The Royal Decree-Law 1/2015 dated February 27, 2015 (the “RDL”) seeks to implement urgent measures to, among other things, reduce individual debtors’ financial burden.
The RDL was designed to give a second chance to an individual debtor and introduced a mechanism according to which such debtor may have his debts discharged if (i) he acts in good faith and (ii) he has previously liquidated all his assets in favour of his creditors (or his bankruptcy proceeding concluded due to insufficient assets). In addition, the RDL proposes flexible out-of-court payment arrangements for the individual debtor to repay his creditors.
Once the above mentioned criteria are met, the individual debtor may automatically have his outstanding debts discharged provided that he has paid (i) his secured creditors 90% of the fair value of the security, (ii) the debts of the insolvency estate (“créditos contra la masa”) in full, and (iii) at least 25% of the ordinary credits. Alternatively, provided that the debtor accepts a payment schedule over a 5-year period for certain debts, the debtor may remain provisionally exonerated from all of his debts. In order to obtain a full discharge, the debtor must pay his non-dischargeable debts during the 5-year period or make a “substantial effort in this regard”, which means that the debtor must devote at least half of the income he receives during this period to pay certain of his creditors.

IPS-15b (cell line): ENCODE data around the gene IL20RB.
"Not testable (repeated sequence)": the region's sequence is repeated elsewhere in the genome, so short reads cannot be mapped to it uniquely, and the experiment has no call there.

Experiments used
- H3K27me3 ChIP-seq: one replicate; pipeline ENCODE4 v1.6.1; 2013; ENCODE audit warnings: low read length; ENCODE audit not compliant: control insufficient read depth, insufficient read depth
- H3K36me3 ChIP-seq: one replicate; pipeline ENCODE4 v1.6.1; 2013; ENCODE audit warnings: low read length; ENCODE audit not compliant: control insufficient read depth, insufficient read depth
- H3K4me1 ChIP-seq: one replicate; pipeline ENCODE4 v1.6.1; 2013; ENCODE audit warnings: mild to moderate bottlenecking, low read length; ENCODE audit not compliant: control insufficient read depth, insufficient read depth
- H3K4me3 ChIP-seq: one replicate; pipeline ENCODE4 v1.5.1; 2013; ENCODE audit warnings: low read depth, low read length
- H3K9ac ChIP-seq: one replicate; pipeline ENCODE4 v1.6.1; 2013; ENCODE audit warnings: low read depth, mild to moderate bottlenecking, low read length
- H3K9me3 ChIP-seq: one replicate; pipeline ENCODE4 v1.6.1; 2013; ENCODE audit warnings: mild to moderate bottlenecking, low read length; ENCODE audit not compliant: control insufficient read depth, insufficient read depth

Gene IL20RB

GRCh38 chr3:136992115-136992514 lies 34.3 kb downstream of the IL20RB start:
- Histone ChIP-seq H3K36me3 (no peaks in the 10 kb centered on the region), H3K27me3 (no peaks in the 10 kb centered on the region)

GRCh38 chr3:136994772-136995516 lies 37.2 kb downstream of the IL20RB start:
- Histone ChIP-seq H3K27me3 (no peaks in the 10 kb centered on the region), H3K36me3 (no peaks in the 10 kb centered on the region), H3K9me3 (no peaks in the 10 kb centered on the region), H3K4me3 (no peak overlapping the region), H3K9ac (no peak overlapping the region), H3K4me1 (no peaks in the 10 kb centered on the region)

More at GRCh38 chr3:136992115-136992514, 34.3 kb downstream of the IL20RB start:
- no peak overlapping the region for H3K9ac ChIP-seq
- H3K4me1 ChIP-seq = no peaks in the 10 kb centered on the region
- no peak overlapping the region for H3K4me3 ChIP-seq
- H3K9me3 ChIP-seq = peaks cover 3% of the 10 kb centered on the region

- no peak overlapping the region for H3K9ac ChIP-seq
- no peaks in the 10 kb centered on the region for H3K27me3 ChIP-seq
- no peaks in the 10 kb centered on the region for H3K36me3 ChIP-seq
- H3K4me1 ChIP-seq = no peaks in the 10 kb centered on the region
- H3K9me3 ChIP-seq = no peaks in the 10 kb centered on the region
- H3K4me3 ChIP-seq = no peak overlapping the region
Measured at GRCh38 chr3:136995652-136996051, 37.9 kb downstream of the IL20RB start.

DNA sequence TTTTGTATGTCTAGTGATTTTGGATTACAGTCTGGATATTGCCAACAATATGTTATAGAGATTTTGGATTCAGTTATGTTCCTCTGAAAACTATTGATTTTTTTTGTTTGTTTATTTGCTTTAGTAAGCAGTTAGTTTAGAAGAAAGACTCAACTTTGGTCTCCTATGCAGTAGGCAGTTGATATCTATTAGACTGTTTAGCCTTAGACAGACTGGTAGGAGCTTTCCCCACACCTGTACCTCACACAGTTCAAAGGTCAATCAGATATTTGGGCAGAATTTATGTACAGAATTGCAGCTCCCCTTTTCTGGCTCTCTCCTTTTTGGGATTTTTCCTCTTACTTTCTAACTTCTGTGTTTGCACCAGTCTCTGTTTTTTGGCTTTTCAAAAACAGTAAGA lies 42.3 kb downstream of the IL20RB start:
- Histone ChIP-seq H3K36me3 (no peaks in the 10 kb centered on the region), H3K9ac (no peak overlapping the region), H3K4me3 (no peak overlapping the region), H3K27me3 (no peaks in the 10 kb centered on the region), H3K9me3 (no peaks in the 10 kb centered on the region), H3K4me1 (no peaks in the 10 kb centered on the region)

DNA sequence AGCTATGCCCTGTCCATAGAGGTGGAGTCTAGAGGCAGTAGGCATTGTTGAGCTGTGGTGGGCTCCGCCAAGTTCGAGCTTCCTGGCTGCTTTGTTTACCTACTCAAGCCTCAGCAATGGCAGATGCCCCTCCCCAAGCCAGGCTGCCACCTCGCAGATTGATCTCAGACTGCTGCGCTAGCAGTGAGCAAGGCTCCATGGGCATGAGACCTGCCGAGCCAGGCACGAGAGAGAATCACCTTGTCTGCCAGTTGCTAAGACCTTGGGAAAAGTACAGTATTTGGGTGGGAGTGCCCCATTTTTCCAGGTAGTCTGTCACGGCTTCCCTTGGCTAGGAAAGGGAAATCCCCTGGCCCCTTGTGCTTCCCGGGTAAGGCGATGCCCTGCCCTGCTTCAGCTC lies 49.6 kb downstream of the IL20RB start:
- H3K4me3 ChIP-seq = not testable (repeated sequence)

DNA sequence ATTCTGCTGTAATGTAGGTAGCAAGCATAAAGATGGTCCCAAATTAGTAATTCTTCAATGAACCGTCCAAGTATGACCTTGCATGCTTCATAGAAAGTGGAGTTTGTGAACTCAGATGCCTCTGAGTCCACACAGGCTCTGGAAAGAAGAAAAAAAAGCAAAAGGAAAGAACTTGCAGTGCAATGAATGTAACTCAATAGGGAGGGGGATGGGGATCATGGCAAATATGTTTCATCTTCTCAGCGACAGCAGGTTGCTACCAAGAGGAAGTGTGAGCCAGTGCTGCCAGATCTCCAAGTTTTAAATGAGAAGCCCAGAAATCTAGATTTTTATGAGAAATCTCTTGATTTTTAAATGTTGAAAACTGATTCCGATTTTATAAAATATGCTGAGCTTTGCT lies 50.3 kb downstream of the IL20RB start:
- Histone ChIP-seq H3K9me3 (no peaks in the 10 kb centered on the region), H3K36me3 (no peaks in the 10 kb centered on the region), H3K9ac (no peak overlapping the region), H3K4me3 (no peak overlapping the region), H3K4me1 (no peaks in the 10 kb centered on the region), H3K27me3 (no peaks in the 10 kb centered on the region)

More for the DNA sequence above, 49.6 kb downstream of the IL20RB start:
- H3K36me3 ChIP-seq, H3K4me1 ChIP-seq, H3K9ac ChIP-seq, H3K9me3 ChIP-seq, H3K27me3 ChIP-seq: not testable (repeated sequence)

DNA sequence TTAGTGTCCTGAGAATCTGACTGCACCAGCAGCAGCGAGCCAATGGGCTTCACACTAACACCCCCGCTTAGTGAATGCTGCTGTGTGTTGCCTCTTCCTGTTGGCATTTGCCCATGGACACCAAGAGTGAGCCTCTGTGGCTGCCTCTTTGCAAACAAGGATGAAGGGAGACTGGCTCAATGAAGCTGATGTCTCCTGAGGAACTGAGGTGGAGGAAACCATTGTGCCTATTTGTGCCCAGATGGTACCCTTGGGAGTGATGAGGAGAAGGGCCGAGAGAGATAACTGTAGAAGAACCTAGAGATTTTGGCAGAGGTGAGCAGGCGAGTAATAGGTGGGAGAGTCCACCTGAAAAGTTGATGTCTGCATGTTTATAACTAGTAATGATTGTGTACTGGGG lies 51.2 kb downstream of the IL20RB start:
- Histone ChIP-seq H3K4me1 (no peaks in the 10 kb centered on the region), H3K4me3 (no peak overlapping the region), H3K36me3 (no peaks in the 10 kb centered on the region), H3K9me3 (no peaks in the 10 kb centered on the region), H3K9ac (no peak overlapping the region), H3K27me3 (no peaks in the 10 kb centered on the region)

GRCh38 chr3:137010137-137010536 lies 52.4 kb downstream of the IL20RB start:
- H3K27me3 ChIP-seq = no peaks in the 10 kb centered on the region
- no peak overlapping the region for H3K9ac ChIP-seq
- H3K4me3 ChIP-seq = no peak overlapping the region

Creditors of the individual debtor have not been left unprotected, however, as they may request a bankruptcy judge to revoke the benefit of the discharge in certain circumstances, such as when the debtor’s financial situation has improved or when the debtor fails to meet his payment obligations in accordance with the agreed-upon payment schedule.